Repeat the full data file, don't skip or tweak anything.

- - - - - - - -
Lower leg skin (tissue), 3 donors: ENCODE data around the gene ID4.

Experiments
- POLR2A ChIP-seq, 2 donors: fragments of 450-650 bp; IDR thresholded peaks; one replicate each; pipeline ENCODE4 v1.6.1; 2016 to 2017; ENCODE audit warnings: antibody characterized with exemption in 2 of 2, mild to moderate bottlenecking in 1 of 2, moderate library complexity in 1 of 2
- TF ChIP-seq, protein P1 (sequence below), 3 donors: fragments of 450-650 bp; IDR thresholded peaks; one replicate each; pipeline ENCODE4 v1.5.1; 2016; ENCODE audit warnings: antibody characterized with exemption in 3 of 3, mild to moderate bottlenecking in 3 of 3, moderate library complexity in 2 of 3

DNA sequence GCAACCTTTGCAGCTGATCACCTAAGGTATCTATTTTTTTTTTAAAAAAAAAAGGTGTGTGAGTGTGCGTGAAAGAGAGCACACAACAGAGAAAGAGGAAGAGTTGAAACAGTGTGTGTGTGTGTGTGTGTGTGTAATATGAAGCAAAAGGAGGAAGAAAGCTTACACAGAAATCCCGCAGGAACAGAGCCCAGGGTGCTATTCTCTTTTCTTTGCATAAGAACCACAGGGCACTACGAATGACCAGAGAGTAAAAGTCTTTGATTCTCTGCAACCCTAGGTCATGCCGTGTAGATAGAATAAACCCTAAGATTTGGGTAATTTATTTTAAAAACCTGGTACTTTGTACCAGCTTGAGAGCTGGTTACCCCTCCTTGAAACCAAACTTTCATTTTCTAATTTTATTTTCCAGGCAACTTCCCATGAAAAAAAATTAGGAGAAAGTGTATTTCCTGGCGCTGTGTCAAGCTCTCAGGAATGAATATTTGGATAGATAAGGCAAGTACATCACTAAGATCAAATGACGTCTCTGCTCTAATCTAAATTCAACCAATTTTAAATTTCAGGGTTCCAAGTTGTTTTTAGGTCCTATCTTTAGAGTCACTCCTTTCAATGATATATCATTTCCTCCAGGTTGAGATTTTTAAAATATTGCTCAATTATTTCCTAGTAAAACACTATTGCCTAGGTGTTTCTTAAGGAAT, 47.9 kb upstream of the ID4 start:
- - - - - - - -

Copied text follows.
Lower leg skin (tissue), 3 donors: ENCODE data around the gene ID4.

Experiments
- POLR2A ChIP-seq, 2 donors: fragments of 450-650 bp; IDR thresholded peaks; one replicate each; pipeline ENCODE4 v1.6.1; 2016 to 2017; ENCODE audit warnings: antibody characterized with exemption in 2 of 2, mild to moderate bottlenecking in 1 of 2, moderate library complexity in 1 of 2
- TF ChIP-seq, protein P1 (sequence below), 3 donors: fragments of 450-650 bp; IDR thresholded peaks; one replicate each; pipeline ENCODE4 v1.5.1; 2016; ENCODE audit warnings: antibody characterized with exemption in 3 of 3, mild to moderate bottlenecking in 3 of 3, moderate library complexity in 2 of 3

DNA sequence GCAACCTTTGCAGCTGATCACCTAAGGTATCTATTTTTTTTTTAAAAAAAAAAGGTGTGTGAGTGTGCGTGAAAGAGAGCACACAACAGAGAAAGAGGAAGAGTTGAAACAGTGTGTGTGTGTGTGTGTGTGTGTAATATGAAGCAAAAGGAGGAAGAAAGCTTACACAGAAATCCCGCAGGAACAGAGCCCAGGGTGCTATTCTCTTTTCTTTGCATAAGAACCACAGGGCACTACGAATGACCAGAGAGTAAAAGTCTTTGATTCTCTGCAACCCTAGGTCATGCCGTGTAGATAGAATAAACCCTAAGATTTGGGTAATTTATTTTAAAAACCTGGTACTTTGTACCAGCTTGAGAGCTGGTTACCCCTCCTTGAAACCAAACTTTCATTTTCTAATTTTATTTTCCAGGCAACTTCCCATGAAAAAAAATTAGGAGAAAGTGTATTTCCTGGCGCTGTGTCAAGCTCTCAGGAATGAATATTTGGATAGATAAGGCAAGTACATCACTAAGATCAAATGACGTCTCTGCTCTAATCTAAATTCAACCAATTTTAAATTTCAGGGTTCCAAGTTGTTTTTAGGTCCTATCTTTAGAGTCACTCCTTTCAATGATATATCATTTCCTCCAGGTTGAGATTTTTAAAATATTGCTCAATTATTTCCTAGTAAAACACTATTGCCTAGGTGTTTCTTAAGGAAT, 47.9 kb upstream of the ID4 start: